Options prices, too, are based on probabilities. Look at the prices of out-of-the-money (OTM) put or call options. In the same expiration, each further OTM option is less expensive than the previous one. For example, with a stock at $100, the March 115 call will have a lower price than the March 110 call. Why? Stocks usually have smaller price changes more often than larger price changes. So the stock has a higher probability of reaching a closer price ($110) than one further away ($115). Now, if the price of the 110 call is $0.75, and the 115 call is $0.25, and the stock closes at $120 at expiration, the 110 call will be worth $10, and the 115 will be worth $5, minus transaction costs. But the probability of the stock hitting $120 is lower than it is for $110 or $115. Yes, the potential payout can be big, but the probability is typically low.
Conveniently, you can use the thinkorswim® platform from TD Ameritrade to review a trade’s probability of success. For single options, click the Trade tab and load up the “Probability OTM” column. (See Figure 1 below)
FIGURE 1: PROBABILITY OF POTENTIAL
You can see the likelihood an option will be out of the money at expiration on the Trade Page of thinkorswim® by selecting “Probability OTM" in the Layout in the Option Chain. For illustrative purposes only.
You’ll see the probability of an option being out of the money at expiration, and that can help you decide whether you want to buy or sell. For options spreads, click the Analyze tab in thinkorswim and refer to Figure 2 below.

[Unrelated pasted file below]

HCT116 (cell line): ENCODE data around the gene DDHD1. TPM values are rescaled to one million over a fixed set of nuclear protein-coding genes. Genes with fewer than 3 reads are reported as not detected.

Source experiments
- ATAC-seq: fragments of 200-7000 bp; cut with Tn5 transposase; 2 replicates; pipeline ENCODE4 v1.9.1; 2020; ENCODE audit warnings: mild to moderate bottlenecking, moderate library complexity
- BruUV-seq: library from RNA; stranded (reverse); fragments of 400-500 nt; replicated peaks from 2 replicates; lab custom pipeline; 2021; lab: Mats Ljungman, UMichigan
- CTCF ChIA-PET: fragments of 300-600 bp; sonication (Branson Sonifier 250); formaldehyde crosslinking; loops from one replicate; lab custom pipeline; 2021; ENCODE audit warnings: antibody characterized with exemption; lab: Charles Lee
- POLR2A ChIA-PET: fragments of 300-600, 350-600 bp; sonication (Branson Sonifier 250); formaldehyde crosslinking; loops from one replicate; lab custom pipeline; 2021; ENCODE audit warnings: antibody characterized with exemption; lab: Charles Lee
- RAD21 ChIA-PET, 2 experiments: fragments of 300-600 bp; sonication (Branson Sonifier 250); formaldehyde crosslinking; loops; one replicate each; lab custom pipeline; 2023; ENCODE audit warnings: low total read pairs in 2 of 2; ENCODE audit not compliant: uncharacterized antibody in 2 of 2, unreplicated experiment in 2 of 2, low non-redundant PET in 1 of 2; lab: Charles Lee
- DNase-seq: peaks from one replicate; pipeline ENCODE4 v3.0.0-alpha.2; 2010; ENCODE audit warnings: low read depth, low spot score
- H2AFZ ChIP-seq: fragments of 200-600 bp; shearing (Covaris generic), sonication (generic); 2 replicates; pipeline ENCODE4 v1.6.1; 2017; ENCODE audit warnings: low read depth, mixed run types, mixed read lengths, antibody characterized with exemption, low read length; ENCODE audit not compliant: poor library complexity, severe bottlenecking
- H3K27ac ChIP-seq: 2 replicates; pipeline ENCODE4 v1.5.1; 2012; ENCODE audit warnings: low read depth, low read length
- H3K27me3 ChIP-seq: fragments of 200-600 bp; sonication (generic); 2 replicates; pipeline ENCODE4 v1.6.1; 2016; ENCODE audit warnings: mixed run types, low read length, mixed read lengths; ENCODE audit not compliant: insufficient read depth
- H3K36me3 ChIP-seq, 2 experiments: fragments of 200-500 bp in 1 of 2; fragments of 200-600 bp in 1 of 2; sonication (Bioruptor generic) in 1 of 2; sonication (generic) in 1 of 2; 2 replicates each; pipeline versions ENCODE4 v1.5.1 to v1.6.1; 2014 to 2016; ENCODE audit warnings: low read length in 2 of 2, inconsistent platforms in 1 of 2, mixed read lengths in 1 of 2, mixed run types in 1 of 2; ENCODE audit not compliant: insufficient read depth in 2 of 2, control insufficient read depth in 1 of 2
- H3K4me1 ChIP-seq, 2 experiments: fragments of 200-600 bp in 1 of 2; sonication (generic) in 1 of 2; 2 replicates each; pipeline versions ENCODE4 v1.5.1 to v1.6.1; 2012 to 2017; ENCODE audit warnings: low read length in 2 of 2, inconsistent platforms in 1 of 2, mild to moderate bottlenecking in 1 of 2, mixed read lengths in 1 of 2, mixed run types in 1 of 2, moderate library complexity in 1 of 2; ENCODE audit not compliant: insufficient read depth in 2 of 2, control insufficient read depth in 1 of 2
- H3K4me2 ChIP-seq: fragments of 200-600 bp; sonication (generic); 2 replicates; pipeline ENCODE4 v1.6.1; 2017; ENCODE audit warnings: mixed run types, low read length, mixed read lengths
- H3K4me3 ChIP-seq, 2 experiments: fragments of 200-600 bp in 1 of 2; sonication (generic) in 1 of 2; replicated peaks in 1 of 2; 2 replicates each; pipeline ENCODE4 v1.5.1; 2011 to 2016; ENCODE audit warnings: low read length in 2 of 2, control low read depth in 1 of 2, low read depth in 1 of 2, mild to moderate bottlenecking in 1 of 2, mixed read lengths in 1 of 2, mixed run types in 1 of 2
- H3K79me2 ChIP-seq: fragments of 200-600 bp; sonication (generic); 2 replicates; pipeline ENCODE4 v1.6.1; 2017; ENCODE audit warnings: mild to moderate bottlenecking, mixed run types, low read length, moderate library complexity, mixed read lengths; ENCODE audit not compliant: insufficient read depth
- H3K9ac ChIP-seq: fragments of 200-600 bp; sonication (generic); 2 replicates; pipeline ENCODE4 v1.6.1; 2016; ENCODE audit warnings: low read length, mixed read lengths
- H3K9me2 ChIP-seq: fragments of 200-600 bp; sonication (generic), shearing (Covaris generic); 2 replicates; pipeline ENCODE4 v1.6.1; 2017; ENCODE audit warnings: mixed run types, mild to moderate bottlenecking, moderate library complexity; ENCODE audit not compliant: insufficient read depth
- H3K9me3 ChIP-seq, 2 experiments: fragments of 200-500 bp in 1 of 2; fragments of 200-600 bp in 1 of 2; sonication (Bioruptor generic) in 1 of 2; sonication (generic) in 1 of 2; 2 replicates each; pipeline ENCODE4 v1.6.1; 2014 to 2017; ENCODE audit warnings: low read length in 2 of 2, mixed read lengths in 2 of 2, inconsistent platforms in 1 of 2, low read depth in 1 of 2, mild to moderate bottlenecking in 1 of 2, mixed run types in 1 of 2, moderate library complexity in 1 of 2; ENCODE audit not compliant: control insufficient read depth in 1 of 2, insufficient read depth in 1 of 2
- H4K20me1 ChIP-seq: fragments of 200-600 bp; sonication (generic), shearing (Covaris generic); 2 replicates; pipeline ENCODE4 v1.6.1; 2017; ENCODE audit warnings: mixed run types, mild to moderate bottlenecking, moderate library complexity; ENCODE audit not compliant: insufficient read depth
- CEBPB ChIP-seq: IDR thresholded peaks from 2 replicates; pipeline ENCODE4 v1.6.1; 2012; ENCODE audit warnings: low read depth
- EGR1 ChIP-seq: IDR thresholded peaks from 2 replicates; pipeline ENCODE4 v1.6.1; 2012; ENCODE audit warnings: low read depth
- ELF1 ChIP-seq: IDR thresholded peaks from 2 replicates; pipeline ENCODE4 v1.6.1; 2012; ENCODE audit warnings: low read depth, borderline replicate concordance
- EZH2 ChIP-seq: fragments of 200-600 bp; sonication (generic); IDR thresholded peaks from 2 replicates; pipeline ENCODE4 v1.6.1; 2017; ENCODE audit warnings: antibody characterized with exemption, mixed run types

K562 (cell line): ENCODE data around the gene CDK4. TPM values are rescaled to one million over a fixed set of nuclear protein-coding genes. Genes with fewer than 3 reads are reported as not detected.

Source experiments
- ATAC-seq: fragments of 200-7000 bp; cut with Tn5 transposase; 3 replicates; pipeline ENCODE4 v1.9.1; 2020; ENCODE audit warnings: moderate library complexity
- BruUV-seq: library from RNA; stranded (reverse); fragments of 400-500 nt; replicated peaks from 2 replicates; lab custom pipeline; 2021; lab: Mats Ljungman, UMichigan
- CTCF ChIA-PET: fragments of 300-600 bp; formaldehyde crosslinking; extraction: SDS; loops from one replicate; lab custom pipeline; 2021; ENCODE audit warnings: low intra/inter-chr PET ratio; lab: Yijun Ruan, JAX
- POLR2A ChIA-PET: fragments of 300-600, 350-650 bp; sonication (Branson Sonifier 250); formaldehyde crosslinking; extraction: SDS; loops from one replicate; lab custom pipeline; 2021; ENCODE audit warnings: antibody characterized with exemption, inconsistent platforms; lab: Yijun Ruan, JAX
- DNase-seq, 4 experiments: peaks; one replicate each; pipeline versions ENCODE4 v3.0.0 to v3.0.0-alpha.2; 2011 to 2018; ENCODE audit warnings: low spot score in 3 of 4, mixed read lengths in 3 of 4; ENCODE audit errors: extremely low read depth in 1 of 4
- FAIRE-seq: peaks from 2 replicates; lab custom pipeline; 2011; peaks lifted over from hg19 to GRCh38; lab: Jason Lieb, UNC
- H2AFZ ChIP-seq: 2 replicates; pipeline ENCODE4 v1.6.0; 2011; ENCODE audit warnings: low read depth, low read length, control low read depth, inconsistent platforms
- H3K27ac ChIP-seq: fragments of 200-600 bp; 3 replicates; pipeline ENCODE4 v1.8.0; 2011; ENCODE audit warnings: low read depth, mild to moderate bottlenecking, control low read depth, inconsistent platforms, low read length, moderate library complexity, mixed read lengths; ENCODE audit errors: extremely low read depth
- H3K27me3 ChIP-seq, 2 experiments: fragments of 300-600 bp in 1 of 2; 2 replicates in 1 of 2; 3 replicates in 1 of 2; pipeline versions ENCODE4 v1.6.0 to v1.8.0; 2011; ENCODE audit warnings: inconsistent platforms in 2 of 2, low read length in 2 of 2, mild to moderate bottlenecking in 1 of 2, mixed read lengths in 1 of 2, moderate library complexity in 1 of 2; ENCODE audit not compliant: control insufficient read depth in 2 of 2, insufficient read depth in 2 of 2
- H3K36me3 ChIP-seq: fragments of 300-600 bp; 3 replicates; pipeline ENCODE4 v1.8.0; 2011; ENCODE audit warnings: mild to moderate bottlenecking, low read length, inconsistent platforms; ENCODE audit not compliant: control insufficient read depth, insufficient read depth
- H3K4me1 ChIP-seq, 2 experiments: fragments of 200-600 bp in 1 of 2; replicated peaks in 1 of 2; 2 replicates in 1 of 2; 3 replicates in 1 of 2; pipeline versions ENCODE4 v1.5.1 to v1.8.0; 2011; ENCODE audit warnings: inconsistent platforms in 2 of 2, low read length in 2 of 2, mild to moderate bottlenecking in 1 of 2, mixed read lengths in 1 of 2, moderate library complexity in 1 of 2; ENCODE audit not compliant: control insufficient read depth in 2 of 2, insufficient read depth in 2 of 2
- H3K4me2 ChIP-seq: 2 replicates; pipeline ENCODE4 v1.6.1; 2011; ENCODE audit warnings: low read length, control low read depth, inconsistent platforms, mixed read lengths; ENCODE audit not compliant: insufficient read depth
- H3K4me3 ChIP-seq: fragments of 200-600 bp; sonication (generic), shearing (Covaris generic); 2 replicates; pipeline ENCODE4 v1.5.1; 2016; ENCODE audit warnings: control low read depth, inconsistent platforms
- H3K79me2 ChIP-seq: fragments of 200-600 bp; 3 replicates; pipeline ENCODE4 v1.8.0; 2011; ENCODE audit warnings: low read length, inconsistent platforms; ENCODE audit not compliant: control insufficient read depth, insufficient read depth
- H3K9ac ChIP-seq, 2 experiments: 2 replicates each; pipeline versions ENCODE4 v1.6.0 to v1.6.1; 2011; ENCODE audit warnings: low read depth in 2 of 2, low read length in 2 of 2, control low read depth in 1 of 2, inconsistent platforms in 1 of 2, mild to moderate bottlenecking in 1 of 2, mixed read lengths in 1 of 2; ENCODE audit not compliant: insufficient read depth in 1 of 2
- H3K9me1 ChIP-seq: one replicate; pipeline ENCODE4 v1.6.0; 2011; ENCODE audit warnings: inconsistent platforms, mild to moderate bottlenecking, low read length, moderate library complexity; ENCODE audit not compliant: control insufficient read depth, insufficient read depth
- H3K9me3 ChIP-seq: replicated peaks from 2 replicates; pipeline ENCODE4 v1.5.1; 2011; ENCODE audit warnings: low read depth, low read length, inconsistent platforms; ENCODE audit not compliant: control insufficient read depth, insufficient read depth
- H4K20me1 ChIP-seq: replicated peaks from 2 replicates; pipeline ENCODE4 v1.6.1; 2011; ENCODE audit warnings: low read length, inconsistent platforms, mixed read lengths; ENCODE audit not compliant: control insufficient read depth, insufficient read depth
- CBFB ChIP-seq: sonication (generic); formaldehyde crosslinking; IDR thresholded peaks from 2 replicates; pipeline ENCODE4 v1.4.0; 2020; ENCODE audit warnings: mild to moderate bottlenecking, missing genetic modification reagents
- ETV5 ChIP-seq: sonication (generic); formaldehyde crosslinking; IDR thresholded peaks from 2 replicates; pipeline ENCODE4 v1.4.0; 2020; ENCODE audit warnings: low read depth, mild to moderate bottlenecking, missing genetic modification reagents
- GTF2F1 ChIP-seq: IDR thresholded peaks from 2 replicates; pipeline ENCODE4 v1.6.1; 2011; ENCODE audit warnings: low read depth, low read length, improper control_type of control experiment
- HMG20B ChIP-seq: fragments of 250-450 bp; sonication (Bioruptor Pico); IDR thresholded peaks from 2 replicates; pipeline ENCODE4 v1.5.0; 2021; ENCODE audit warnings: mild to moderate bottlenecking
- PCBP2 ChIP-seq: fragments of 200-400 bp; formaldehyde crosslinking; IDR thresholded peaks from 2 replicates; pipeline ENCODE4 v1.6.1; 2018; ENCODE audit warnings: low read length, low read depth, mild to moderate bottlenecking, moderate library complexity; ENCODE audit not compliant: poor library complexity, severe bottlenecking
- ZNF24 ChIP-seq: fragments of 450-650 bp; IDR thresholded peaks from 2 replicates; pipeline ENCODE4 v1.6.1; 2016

FIGURE 2: TRADERS (AND GAMERS) KNOW THEIR ODDS
No matter the trade, you can look to thinkorswim® to find the probability of a trade working out. For this short put vertical, it’s nearly 71%. For illustrative purposes only.
1. Go to the Analyze page and create a simulated position of any strategy your heart desires.
2. Look at the Risk Profile page. Set the “prob date” in the upper right-hand corner to the option’s expiration date.
3. Then click on the menu on the far right-hand side and choose “Set Slices” to “Break Even.” The probabilities of the stock being above and below the strategy’s breakeven points will be on the Risk Profile.
The probabilities just mentioned are based on what’s called a high number of occurrences. For example, the probability of rolling 7 with two dice is 1/6, or about 16.67%. But you could roll the dice 10 times and not once get the number 7. There’s about a 15% probability of that happening. But if you roll the dice 100 times, you’ll start to see 7 about 1/6 of the time. If you roll 1,000 times, 7 will get even closer to 1/6.
In trading, you can have a strategy that has a 90% probability of making money. And it can still be a loser, because the market can make a big move in the “wrong” direction for the strategy. And even though that big move isn’t very probable, it’s still possible. Just like you’re not likely to hit the number 7 in 10 rolls of the dice.
This takes us back to the start: be careful not to risk all your money on a single trade, no matter how high its probability of profit. Allocate but a portion of your account to that trade, and a portion to another trade also with a high probability. Then another and another. Think of it as “diversifying your probability.” And don’t think of this as over-trading. You’re not buying and selling constantly. This is about putting on new positions in small quantities over time.